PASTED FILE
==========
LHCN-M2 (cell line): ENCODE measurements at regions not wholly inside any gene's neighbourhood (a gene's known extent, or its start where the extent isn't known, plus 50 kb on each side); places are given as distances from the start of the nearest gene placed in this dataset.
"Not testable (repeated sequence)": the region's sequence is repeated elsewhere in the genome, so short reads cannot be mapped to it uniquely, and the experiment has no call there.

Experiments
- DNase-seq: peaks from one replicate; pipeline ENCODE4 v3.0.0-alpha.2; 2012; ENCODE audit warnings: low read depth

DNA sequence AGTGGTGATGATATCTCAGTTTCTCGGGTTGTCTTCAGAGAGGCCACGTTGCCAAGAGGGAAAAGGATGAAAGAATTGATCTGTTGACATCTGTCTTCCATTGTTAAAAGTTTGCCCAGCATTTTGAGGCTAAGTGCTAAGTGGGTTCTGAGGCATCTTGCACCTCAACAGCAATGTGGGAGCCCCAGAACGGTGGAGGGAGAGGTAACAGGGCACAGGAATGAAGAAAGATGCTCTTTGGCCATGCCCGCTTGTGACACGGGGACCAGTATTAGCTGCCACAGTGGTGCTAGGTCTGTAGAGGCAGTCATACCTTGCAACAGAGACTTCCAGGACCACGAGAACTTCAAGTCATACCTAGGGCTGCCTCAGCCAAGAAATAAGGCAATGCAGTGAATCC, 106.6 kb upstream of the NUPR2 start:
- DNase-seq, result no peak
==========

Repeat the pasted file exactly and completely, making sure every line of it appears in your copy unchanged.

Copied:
LHCN-M2 (cell line): ENCODE measurements at regions not wholly inside any gene's neighbourhood (a gene's known extent, or its start where the extent isn't known, plus 50 kb on each side); places are given as distances from the start of the nearest gene placed in this dataset.
"Not testable (repeated sequence)": the region's sequence is repeated elsewhere in the genome, so short reads cannot be mapped to it uniquely, and the experiment has no call there.

Experiments
- DNase-seq: peaks from one replicate; pipeline ENCODE4 v3.0.0-alpha.2; 2012; ENCODE audit warnings: low read depth

DNA sequence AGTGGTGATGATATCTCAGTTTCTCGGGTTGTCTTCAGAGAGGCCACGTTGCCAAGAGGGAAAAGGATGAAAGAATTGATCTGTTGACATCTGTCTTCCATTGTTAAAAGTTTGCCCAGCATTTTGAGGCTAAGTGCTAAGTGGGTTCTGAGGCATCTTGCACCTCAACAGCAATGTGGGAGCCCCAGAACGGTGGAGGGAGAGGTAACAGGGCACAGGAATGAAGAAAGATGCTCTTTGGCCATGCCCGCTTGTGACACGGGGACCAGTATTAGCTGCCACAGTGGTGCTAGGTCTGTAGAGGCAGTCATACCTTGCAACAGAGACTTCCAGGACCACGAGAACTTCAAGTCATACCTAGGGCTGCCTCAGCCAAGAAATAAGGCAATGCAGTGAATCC, 106.6 kb upstream of the NUPR2 start:
- DNase-seq, result no peak